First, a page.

Utah Legislators have "missed out" on $1.2 million from the feds for not having a "Primary Seat Belt Law".
In Utah one can only get cited for not using a seat belt if another infraction is the reason for being pulled over by law enforcement. The feds want Utah to change that law so that Utah can receive additional monies for highway-safety improvements. In other words, the money is conditional.
Utah Legislators feel that imposing a primary seat belt law would be infringing on one’s right to think for him/herself.
"Missing out on a million dollars to preserve that right is absolutely appropriate," said Sen. Allen Christensen, R-North Ogden.
Statistics show that Utah already has a high compliance rate with wearing seatbelts.
National studies find that about half the people killed in traffic accidents while not wearing seat belts would survive if they buckled up, Hull said. States that adopt laws allowing traffic stops for seat belts reduce traffic fatalities by anywhere from 7 percent to 11 percent, he said.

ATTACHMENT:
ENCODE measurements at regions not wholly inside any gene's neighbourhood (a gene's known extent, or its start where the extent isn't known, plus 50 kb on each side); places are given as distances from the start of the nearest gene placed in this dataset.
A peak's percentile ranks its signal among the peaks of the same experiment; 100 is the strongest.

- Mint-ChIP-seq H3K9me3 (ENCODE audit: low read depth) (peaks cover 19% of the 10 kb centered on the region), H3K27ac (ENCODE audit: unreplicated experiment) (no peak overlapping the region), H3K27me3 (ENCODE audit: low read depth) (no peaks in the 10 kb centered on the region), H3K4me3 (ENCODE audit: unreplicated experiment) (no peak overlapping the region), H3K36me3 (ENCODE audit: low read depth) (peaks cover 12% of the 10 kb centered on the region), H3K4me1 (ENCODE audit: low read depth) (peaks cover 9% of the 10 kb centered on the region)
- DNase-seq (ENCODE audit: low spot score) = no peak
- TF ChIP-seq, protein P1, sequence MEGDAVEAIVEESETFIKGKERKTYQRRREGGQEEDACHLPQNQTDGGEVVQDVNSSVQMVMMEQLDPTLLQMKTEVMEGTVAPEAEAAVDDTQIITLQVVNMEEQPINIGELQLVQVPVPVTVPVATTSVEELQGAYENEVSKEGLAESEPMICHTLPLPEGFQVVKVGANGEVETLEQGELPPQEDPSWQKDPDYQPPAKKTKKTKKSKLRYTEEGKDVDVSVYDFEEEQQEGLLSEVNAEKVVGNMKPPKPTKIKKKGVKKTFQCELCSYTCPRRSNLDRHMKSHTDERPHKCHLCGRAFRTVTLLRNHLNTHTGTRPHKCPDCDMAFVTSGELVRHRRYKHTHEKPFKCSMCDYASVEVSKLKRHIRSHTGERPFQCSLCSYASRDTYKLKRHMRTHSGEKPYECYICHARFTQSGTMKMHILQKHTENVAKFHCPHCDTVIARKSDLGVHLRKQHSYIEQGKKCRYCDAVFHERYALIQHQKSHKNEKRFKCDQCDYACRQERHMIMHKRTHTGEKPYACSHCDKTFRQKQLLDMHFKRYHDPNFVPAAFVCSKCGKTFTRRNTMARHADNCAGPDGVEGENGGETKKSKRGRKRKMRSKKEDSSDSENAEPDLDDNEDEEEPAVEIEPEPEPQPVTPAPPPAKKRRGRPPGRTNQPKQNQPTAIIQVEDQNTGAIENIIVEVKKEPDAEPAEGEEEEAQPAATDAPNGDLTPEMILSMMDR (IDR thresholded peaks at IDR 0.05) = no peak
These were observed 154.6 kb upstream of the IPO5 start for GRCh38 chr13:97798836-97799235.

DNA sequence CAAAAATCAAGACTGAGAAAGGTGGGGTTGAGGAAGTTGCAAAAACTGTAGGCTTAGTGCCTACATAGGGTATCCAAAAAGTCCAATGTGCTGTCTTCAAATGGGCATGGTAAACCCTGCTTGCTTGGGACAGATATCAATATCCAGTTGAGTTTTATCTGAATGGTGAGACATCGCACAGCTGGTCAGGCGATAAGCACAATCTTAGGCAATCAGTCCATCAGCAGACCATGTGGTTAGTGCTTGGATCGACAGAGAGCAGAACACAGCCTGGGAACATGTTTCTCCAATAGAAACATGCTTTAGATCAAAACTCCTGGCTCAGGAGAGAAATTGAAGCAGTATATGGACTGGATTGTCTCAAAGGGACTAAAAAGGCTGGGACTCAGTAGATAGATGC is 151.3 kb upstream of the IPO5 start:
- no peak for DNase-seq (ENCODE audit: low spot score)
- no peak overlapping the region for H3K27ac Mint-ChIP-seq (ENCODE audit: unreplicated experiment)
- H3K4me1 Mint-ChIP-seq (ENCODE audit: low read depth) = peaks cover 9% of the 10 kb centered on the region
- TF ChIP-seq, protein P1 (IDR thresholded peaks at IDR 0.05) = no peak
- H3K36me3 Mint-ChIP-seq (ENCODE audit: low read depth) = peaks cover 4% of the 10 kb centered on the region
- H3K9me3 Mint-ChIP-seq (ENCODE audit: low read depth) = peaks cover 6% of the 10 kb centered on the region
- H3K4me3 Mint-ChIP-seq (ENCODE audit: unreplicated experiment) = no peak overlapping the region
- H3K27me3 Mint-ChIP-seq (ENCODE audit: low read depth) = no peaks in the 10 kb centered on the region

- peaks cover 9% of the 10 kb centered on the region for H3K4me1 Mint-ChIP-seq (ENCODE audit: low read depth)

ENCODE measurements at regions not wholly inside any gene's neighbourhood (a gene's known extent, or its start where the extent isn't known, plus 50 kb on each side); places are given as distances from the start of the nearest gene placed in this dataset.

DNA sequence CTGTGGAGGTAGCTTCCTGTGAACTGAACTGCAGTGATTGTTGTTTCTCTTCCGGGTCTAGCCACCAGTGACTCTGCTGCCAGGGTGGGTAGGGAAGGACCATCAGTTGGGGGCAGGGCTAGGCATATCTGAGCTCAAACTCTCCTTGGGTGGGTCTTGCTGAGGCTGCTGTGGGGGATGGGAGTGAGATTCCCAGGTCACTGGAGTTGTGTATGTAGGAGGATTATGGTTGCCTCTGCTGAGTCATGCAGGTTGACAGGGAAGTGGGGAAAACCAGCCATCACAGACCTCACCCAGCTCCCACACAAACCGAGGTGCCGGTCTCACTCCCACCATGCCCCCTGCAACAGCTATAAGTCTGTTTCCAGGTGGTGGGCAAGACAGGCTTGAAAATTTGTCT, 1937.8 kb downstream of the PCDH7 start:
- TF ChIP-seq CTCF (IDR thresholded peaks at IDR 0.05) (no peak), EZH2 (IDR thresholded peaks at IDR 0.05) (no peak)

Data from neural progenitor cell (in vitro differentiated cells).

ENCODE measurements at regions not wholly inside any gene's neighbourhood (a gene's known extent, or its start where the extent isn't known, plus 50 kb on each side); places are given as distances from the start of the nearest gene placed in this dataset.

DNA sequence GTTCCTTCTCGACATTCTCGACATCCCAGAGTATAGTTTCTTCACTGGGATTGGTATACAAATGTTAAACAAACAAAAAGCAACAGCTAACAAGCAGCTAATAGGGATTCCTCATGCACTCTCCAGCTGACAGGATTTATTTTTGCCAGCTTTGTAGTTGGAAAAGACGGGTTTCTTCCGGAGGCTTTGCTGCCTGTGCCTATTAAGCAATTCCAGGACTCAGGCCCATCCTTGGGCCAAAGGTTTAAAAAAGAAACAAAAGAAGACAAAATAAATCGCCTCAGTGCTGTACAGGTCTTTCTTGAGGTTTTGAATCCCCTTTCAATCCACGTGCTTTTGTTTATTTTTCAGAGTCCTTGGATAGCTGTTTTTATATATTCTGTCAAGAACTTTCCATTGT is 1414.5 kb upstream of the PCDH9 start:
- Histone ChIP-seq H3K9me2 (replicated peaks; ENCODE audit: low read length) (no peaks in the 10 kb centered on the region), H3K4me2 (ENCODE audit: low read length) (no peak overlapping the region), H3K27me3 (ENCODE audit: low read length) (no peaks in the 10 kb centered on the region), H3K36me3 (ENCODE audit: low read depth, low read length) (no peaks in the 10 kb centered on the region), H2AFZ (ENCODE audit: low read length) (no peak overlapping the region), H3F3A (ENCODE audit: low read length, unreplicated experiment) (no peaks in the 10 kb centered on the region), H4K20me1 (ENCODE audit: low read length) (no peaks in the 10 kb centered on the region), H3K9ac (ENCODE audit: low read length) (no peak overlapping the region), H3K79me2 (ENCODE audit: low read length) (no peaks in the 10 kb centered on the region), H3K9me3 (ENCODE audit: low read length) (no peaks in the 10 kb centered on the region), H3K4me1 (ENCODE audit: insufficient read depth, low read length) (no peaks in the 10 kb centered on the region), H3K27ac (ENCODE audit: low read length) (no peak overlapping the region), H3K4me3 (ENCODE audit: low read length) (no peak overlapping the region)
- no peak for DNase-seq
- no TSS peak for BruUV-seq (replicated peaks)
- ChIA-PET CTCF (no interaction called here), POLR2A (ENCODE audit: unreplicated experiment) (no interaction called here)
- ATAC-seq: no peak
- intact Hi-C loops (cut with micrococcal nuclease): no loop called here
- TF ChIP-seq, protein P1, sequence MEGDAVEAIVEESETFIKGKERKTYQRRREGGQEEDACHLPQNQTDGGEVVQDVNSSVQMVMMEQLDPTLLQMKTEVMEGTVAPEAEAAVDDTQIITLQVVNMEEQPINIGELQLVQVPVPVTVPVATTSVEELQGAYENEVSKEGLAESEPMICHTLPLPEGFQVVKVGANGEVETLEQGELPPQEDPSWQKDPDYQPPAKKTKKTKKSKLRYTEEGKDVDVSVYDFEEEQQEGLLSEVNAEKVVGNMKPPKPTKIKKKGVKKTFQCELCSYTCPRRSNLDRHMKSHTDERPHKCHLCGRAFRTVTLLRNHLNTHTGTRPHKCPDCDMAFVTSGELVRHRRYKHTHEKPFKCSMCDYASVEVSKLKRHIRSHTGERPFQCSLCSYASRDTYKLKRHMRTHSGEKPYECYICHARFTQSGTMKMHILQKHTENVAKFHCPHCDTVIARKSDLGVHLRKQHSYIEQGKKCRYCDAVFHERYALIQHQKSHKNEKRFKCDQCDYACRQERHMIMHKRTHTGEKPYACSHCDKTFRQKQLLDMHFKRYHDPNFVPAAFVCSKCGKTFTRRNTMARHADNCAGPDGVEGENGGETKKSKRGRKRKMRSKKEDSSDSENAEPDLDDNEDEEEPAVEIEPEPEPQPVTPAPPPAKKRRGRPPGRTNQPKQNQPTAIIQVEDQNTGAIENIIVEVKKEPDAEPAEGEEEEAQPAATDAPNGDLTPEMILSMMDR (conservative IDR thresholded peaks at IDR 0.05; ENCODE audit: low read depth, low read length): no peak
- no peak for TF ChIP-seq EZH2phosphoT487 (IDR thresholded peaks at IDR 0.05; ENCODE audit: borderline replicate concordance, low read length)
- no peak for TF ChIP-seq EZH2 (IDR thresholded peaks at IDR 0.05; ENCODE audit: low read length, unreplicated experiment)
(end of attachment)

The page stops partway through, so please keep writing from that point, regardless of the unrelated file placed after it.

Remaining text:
The lives saved by such a law in Utah could be on the low end because of the state’s already-high compliance rate.
While many feel that wearing seatbelts is a matter of common sense, and while the extra million dollars would help with the current budget situation, most legislators are reluctant to even enter a bill for a primary seatbelt law due to the "meddlesome-ness" of many laws already.
Kudos to legislators for not taking the seat belt laws any further. Doing so would cross the line of individual rights.